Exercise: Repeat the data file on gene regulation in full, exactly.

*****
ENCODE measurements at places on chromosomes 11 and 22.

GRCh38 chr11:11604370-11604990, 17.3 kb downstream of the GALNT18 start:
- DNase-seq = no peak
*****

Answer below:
ENCODE measurements at places on chromosomes 11 and 22.

GRCh38 chr11:11604370-11604990, 17.3 kb downstream of the GALNT18 start:
- DNase-seq = no peak